Efforts to make clean lakes a reality in Dane County

By Laura Bunn

They are not known as The Great Lakes, but Dane County’s five area lakes are an integral part of what make it great. The future of Dane County’s lakes depends on reducing the amount of pollutants flowing into the Yahara Watershed.

The Yahara River is about 62 miles long and the watershed reaches 536 square miles. Photo courtesy of Wikimedia Commons

Phosphorus runoff from both rural and urban sources specifically threatens the water quality. Protecting lakes Mendota, Monona, Wingra, Kegonsa and Waubesa is important to preserve Dane County’s environmental, economic and recreational qualities.

Dane County Board Supervisor Nikki Jones said this issue is especially important to solve because the lakes define the county and represent a core part of its identity.

“One of the greatest and most beautiful features of the county are our lakes, and so we need to do what we can to clean up what we’ve done from the past,” Jones said. “Now that we are more knowledgeable, we need to make certain that what we are doing and practicing in going forward is in good keeping with making certain that our lakes are protected and clean for the future.”

The city and county are already making progress to make the lakes healthier. The Clean Lakes Alliance released its annual “State of the Lakes” report this week, tracking water quality and phosphorus reduction in the Yahara chain of lakes. In 2017, partners prevented 14,000 pounds of phosphorus from reaching the lakes, an amount that could feed almost seven million pounds of algae.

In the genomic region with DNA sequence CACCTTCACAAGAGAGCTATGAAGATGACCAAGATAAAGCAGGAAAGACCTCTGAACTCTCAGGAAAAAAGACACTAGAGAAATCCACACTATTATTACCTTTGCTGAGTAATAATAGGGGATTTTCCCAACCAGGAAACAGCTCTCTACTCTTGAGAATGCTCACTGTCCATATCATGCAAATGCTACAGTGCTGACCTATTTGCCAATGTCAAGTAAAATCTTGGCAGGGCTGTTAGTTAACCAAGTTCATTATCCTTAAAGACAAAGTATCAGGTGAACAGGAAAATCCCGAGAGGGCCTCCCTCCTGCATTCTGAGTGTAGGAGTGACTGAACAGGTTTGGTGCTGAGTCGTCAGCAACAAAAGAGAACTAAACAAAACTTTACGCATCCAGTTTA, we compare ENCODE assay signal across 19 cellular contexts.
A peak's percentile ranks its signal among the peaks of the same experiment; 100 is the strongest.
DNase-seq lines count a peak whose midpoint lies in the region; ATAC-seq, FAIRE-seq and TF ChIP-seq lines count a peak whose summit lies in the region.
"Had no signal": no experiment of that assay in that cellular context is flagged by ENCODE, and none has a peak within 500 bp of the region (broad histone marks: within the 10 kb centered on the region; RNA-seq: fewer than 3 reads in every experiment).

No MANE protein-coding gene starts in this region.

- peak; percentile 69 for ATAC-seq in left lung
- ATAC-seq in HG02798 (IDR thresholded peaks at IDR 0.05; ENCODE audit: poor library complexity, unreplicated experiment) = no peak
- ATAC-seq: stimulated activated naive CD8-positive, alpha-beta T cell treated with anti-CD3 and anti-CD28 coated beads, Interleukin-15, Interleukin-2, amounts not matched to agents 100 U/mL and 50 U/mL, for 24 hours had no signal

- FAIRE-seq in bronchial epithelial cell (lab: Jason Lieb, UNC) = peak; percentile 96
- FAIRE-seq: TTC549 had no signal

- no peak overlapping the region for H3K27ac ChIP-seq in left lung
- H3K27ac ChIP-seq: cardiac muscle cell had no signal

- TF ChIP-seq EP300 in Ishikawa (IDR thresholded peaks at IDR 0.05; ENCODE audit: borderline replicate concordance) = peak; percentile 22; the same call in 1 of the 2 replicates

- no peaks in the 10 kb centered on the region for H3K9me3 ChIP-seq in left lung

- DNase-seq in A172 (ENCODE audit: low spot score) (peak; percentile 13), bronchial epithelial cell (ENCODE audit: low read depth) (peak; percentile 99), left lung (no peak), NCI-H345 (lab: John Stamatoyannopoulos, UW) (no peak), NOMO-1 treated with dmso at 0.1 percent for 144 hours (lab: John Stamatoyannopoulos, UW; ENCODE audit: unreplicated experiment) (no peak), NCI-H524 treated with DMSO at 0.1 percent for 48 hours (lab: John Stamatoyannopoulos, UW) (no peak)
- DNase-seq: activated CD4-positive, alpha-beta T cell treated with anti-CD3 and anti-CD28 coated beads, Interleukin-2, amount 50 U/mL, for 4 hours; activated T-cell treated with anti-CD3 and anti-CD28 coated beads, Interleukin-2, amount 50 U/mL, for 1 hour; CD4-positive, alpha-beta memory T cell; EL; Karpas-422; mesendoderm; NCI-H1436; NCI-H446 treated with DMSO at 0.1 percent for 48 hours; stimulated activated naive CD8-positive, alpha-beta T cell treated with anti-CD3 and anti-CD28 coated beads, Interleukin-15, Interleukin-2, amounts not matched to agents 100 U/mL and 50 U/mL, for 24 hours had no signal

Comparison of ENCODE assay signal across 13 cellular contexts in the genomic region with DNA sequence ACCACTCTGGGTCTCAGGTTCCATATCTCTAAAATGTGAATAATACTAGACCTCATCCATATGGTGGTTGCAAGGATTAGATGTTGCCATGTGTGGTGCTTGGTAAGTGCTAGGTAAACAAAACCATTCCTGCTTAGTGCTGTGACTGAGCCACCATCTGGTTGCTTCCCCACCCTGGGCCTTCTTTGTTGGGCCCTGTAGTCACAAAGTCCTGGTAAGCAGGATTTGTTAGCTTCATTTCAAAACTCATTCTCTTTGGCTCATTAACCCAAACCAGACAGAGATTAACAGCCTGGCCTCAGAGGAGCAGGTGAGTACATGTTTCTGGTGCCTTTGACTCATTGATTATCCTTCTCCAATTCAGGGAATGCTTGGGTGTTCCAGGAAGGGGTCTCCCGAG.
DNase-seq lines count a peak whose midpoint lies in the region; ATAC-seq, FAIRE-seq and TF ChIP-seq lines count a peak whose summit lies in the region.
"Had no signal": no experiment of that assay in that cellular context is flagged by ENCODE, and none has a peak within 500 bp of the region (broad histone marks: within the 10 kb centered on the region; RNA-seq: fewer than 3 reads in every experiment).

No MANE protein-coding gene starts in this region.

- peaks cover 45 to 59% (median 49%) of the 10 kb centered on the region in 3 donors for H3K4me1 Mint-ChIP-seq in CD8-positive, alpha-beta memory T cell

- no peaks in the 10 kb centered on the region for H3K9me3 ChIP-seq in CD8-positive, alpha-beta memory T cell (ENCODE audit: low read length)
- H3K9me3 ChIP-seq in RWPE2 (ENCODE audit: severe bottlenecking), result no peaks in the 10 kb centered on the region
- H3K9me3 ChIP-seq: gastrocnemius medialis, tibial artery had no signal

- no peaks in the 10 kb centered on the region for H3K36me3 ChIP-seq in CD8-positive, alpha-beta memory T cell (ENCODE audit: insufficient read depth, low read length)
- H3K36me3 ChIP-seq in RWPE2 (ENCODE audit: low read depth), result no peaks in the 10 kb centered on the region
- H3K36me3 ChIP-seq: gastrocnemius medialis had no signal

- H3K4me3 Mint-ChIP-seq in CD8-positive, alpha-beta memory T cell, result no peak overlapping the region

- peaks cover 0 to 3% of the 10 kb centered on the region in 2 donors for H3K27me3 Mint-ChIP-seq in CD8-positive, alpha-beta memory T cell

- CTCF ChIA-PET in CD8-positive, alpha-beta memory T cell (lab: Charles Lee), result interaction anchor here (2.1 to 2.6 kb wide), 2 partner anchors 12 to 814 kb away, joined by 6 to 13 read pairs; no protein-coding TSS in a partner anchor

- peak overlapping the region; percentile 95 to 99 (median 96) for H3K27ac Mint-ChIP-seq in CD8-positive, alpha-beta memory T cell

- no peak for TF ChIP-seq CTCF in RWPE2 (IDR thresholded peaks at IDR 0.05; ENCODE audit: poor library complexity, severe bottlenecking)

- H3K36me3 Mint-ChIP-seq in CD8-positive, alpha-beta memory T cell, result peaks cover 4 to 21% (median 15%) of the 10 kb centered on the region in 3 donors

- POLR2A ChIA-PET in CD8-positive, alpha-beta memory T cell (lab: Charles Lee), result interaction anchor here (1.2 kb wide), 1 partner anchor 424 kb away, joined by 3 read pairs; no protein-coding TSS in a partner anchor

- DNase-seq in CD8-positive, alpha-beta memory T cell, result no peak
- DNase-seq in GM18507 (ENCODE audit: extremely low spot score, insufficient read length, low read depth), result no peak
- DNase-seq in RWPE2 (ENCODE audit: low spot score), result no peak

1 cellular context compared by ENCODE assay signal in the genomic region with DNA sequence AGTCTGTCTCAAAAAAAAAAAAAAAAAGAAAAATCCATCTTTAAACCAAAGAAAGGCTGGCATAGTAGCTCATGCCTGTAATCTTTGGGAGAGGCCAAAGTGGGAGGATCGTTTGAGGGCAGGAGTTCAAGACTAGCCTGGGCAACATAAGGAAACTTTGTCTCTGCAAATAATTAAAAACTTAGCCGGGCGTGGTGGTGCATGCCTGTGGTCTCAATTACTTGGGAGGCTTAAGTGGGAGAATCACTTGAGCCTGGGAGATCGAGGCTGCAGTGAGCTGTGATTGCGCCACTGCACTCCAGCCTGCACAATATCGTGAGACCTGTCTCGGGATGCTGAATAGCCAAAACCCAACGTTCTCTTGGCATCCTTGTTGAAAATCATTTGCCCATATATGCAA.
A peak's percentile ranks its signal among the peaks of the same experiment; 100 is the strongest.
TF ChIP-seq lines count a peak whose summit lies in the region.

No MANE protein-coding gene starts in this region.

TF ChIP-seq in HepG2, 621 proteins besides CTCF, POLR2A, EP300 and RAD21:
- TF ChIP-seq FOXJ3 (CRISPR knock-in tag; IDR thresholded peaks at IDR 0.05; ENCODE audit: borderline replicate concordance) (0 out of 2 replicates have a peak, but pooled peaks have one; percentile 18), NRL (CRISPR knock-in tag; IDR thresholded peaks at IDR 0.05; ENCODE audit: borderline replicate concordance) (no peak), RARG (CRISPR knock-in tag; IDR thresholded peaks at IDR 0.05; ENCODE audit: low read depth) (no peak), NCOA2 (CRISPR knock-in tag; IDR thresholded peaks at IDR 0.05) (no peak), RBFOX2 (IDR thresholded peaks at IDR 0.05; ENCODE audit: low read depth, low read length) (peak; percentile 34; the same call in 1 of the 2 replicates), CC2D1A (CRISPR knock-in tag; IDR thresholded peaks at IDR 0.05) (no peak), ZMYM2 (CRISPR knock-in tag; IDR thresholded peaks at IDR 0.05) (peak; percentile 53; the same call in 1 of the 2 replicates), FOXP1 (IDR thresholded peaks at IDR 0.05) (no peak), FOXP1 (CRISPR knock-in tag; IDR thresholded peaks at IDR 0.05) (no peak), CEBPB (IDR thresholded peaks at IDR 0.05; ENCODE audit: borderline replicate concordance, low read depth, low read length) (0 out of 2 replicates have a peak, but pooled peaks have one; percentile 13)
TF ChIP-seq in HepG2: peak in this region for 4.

While this report shows important progress, finding the proper combination of solutions will prove critical to fixing the problem going forward.

According to Dave Taylor, director of the Yahara Watershed Improvement Network (WINS), one of the biggest challenges is getting different entities, unaccustomed to working together, to unite in working toward a common solution.

Taylor said, however, they are able to overcome this challenge and get different groups to collaborate and work cooperatively because of the mutual concern over the watershed’s future health and prosperity.

Lake Mendota, one of Dane County’s beautiful lakes needing protection from phosphorus runoff

“Basically everyone in the Madison area either lives, works, plays, or recreates at the Yahara River Watershed,” Taylor said. “I think everybody has an interest in improving water quality and leaving their piece of the watershed in a little better place than where they found it.”

Current efforts aim to curb the runoff, specifically from rural sources. In 2016, Dane County created the Healthy Farms, Healthy Lakes Task Force to make recommendations for phosphorus reductions in surface waters. With their first official meeting in July 2017, members include a mix of farmers, government representatives, UW professors and researchers and advocacy groups such as the Clean Lakes Alliance and Yahara Pride Farms.

The resolution creating the Healthy Farms, Healthy Lakes Task Force said that members are prioritizing attention to agricultural sources. According to the “Yahara CLEAN Strategic Action Plan for Phosphorus Reduction,” rural actions must account for about 70 percent of the phosphorus reduction load in the Yahara Watershed.